It could be Dupuytren’s contracture
XIAFLEX®—an FDA-approved nonsurgical treatment for adults with Dupuytren’s contracture when a “cord” can be felt.
Dupuytren’s contracture is a hand condition that may get worse over time. It’s caused by a buildup of collagen under the skin that can form a rope-like cord. As time goes on, it can bend one or more of your fingers so you can’t straighten them.
Find a hand specialist in your area
Dupuytren’s contracture can occur in one or both hands. In either hand, the condition most commonly affects:
How Does Dupuytren’s Contracture Affect You?
As time passes, Dupuytren’s contracture can bend one or more of your fingers so you can’t straighten them. This may limit how much you can move or straighten your fingers.
Stages of Dupuytren’s Contracture
It’s important to recognize the signs and talk to a hand specialist early on if you think you may have Dupuytren’s contracture. The condition may get worse over time. A doctor can help you treat it, though.
To learn about a nonsurgical treatment option, visit XIAFLEX.com.
IMPORTANT SAFETY INFORMATION FOR XIAFLEX® (collagenase clostridium histolyticum)
WHAT IS XIAFLEX®?
XIAFLEX is a prescription medicine used to treat adults with Dupuytren’s contracture when a “cord” can be felt. It is not known if XIAFLEX is safe and effective in children under the age of 18.
IMPORTANT SAFETY INFORMATION FOR XIAFLEX
Do not receive XIAFLEX if you have had an allergic reaction to collagenase clostridium histolyticum or any of the ingredients in XIAFLEX, or to any other collagenase product. See the end of the Medication Guide for a complete list of ingredients in XIAFLEX.
XIAFLEX can cause serious side effects, including:
- Tendon rupture or ligament damage. Receiving an injection of XIAFLEX may cause damage to a tendon or ligament in your hand and cause it to break or weaken. This could require surgery to fix the damaged tendon or ligament. Call your healthcare provider right away if you have trouble bending your injected finger (towards the wrist) after the swelling goes down or you have problems using your treated hand after your follow-up visit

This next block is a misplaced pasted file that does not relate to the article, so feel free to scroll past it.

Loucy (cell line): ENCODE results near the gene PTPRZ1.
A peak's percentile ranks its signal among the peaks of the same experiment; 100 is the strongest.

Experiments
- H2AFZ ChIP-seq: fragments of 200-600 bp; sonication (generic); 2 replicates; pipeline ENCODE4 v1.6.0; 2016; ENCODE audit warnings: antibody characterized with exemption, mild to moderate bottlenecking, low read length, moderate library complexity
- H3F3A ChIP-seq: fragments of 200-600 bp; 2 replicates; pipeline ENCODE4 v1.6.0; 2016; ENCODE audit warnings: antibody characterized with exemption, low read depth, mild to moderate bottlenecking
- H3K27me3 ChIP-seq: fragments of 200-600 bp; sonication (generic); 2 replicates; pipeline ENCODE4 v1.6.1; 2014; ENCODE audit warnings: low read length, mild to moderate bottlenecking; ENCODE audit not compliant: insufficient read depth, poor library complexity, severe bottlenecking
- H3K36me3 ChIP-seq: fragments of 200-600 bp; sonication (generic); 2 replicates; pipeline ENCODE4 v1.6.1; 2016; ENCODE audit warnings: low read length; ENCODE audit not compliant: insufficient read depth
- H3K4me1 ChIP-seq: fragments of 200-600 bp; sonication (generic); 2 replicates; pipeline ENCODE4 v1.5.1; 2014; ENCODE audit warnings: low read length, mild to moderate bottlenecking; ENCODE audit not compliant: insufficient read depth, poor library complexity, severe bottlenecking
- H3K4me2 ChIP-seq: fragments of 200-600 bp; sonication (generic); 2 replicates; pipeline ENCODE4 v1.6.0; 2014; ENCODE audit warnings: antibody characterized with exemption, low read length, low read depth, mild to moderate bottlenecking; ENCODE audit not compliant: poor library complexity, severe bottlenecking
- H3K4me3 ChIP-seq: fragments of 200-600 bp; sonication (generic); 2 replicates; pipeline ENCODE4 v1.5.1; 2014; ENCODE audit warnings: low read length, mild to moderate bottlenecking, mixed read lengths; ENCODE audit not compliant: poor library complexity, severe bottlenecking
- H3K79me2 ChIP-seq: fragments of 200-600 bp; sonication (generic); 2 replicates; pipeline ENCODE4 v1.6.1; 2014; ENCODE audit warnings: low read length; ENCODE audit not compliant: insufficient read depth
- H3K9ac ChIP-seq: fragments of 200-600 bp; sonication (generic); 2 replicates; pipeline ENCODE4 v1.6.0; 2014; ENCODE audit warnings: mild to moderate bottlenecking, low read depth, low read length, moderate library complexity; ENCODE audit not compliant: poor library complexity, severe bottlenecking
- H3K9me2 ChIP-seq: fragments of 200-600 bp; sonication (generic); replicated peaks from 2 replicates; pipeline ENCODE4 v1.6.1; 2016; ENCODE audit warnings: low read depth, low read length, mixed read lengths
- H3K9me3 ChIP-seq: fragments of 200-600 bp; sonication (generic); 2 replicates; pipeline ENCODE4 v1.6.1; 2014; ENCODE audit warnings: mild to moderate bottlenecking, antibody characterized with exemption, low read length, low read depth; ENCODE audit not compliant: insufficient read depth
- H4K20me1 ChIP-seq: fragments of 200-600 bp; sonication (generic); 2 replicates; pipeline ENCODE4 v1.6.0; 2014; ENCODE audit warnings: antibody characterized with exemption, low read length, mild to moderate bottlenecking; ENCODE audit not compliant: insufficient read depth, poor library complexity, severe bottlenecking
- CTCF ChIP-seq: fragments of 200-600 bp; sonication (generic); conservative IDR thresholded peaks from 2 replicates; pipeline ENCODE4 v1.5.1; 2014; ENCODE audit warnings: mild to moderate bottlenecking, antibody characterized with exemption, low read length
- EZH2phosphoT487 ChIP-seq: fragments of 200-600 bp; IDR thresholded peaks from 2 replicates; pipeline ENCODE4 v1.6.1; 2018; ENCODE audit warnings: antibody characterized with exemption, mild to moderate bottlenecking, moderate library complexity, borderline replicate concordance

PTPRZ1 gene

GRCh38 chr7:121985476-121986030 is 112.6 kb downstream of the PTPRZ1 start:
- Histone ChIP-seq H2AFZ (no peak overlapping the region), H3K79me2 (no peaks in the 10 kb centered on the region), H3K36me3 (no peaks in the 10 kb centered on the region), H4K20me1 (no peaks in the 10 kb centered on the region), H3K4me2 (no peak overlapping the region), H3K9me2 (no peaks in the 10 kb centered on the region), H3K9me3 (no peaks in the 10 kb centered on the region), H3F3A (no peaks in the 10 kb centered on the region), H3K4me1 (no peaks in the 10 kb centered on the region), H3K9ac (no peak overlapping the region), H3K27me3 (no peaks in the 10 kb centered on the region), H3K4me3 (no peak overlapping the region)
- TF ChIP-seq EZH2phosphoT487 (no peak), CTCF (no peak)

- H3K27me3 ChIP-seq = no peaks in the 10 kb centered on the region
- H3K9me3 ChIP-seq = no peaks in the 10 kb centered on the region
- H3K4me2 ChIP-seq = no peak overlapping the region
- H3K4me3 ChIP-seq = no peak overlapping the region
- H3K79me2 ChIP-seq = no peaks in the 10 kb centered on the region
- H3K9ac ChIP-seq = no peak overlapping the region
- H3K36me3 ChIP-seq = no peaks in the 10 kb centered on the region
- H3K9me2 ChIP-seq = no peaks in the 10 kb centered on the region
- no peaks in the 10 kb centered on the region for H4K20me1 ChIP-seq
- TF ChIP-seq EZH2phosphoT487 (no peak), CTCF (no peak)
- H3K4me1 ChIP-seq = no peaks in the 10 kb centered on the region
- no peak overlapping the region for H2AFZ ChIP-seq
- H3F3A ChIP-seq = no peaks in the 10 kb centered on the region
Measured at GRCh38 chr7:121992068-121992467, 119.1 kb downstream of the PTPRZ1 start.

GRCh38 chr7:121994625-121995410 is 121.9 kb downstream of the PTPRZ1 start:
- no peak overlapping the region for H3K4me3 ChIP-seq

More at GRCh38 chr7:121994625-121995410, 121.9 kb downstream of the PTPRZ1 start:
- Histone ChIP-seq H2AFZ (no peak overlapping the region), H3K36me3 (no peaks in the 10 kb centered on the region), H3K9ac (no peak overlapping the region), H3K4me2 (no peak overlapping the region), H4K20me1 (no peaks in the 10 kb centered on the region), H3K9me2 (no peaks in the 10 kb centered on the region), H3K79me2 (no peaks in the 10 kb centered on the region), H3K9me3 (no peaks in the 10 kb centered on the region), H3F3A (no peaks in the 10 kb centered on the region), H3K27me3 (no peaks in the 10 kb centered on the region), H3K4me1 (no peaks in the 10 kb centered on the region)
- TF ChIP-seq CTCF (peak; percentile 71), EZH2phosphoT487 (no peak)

- Nerve injury or other serious injury of the hand. After finger procedures, some people developed tears in the skin (lacerations), and local skin and soft-tissue necrosis (death of skin cells). Some lacerations and necrosis required skin grafting, or other surgery including amputation. Call your healthcare provider right away if you get numbness, tingling, increased pain, or tears in the skin (laceration) in your treated finger or hand after your injection or after your follow-up visit
- Hypersensitivity reactions, including anaphylaxis. Severe allergic reactions can happen in people who receive XIAFLEX because it contains foreign proteins. Call your healthcare provider right away if you have any of these symptoms of an allergic reaction after an injection of XIAFLEX:
- swollen face
- breathing trouble
- chest pain
- low blood pressure
- dizziness or fainting
- Fainting. Fainting (passing out) or near fainting can happen in people who receive XIAFLEX, especially following finger procedures
If you have dizziness or feel faint after receiving XIAFLEX, lie down until the symptoms go away.
- Increased chance of bleeding. Bleeding or bruising at the injection site can happen in people who receive XIAFLEX. Talk to your healthcare provider if you have a problem with your blood clotting. XIAFLEX may not be right for you.
Before receiving XIAFLEX, tell your healthcare provider if you have had an allergic reaction to a previous XIAFLEX injection, or have a bleeding problem or any other medical conditions. Tell your healthcare provider about all the medicines you take, including prescription and non-prescription medicines, vitamins, and herbal supplements. Using XIAFLEX with certain other medicines can cause serious side effects. Especially tell your healthcare provider if you take medicines to thin your blood (anticoagulants). If you are told to stop taking a blood thinner before your XIAFLEX injection, your healthcare provider should tell you when to restart the blood thinner. Ask your healthcare provider or pharmacist for a list of these medicines if you are unsure.
The most common side effects with XIAFLEX for the treatment of Dupuytren’s contracture include:
- swelling of the injection site or the hand
- bruising or bleeding at the injection site
- pain or tenderness of the injection site or the hand
- swelling of the lymph nodes (glands) in the elbow or armpit
- breaks in the skin
- redness or warmth of the skin
- pain in the armpit
Tell your healthcare provider if you have any side effect that bothers you or does not go away. These are not all of the possible side effects with XIAFLEX. For more information, ask your healthcare provider or pharmacist.
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